White Goods are normally defined as those basic bland appliances we use around our house, usually the large ones: fridge, washer, dryer, dishwasher, oven/stove. This is a fairly staid market, and has been for many years. Whatever little innovation there is normally comes in terms of features added on. Thus, there may be a new “high-value” GE or Amana line, which may include digital temperature controls instead of a knob, or stainless steel instead of white exterior. All in all, though, this is a low-innovation market, signaled by the intense consolidation in the market over the last decade or two. Nowadays, when you buy a GE or Amana or any brand, it is likely made by only one of two companies, with a label slapped on it. This type of consolidation and outsourcing only occurs when there is little innovation and differentiation.
The one exception to this has been in cleaning products, where Dyson and iRobot have really created innovative products. Dyson’s vacuum cleaners are vastly more efficient than a typical Hoover, and do not lose power as time goes on. Further, Dyson created it using basic mechanics, physics that has been around for a very long time, not some new innovation in optics, chip design or software. iRobot, on the other hand, uses modern technologies to remove the bulk of cleaning effort from the hands of individuals in the first place. Dyson makes cleaning more effective; iRobot makes cleaning less labor-intensive.
There is one area that (despite Whirlpool’s protestations to the contrary) has had nearly zero innovation in a very long time, but should be subject to a very simple form: clothes washers and dryers. Sure, there are models that are more energy-efficient, more water-efficient, use electronic cycles, but in the end, clothes washing (agitated or tumble) and drying (tumble or “baking” in the European style), is essentially done the same way it has been for decades. The veritable trusted name-brand in washers and dryers, Maytag, was acquired by Whirlpool for $2.7BN back in 2005.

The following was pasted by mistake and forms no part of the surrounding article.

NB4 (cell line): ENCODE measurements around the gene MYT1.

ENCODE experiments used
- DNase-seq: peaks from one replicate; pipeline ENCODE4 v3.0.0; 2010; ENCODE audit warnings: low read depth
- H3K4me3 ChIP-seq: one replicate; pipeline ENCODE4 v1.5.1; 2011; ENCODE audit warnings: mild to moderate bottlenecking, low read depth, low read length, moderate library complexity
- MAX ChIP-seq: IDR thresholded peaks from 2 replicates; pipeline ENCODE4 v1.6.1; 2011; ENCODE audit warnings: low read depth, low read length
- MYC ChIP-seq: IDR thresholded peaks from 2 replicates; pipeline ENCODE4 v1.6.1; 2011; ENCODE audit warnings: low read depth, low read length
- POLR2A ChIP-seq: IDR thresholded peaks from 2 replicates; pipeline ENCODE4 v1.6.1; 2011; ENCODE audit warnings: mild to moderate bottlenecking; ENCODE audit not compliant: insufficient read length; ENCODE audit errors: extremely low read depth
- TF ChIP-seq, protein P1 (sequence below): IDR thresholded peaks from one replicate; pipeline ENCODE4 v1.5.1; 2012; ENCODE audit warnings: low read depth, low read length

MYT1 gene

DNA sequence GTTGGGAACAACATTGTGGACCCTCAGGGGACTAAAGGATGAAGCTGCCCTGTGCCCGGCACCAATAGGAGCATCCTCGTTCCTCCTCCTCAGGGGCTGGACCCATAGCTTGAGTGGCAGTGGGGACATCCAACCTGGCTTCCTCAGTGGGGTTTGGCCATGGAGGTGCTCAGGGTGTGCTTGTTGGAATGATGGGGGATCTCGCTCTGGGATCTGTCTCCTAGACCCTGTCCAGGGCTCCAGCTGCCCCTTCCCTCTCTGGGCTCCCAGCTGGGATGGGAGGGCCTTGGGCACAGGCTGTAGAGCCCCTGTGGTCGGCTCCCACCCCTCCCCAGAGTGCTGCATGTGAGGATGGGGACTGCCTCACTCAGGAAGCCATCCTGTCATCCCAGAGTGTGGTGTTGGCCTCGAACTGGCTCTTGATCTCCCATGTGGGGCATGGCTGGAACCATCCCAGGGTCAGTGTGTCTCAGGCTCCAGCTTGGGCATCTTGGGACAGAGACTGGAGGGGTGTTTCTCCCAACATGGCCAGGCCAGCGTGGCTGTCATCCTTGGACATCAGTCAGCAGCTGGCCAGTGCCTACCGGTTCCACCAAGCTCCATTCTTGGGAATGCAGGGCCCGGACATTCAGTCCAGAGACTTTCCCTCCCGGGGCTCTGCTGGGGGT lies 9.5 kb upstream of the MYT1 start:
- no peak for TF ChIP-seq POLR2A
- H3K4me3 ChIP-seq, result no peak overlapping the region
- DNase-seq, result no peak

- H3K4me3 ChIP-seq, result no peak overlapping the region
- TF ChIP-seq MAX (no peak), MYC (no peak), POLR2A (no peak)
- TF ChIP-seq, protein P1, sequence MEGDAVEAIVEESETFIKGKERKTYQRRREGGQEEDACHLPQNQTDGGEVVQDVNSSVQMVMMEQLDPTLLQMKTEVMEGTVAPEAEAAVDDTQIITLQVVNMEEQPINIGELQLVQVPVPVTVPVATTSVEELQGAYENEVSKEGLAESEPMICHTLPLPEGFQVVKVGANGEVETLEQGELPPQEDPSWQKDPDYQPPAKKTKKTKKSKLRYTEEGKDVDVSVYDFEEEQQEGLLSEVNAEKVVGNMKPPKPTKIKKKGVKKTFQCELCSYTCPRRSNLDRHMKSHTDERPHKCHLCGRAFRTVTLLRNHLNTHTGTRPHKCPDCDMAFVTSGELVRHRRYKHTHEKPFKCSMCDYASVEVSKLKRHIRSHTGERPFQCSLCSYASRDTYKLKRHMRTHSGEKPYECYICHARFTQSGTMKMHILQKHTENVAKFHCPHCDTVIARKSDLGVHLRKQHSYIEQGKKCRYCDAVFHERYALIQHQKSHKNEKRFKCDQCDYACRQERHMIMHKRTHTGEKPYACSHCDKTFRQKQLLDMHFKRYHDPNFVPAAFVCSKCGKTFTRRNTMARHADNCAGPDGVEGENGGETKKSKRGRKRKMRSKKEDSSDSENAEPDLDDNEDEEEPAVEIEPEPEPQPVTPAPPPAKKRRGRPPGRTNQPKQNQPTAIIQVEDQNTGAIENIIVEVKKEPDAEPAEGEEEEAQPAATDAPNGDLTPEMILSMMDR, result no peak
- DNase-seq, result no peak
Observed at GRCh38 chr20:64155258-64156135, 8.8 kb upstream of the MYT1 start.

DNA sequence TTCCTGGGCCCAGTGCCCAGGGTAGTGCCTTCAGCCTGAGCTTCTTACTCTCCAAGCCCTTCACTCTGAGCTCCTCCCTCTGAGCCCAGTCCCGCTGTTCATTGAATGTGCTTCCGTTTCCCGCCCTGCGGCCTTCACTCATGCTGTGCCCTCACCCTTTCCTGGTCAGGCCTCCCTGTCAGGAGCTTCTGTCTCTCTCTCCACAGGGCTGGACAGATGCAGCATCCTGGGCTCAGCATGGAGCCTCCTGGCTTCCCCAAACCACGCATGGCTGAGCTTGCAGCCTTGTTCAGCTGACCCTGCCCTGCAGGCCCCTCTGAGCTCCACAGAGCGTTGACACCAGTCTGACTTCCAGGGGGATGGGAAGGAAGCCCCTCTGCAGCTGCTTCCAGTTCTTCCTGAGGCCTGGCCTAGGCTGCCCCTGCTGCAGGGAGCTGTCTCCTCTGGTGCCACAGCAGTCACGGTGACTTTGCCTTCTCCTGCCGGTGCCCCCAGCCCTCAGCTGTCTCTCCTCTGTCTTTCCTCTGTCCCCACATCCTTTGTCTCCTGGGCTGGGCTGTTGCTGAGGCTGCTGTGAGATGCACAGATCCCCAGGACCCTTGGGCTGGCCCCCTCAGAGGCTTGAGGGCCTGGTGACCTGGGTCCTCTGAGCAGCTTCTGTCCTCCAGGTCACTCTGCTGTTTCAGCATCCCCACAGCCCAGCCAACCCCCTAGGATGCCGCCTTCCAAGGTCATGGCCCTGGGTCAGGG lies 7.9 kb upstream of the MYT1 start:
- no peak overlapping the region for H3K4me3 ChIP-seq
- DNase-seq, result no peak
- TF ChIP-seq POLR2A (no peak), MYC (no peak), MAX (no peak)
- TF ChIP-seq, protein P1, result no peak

I believe that clothes dryers are a simple area to innovate, and are a classic case study in learning from your market. The average clothes wash cycle time for a top-loader or high-speed front-loader washer, American-sized 10kg machine, is 25 minutes. The average dry time for a similar full dryer is 60 minutes. If you watch anyone doing washes, you will see that they load the wash, when it is finished they load the dryer and another load in the wash. The wash finishes after 25 minutes, and the clothing sits there for another 35 minutes, waiting for the dryer to finish. Yesterday, for the first time, I saw someone who put two dryers in his house to avoid exactly this problem. Those of us in the operations business look at the model and instantly recognize that the dryer is the bottleneck in the process. While my colleague of yesterday had a workable, if expensive, solution, and I am sure Whirlpool appreciates his throwing an extra $1,000 their way, this is hardly the right way to go about doing it. Interestingly, the latest front-load high-efficiency washers on a normal cycle take closer to 45 minutes. While this may be necessary to save water, I am not wholly convinced it is not at least partially a ploy to distract those doing loads of the lack of innovation (and slow time) of dryers.
I believe that there is room for innovation if someone could invent and patent a dryer that efficiently and effectively dried a full load of clothes in the same 25 minute cycle, or at least close, they would quickly take a commanding position in the market or, alternatively, be able to quickly sell to a large existing player.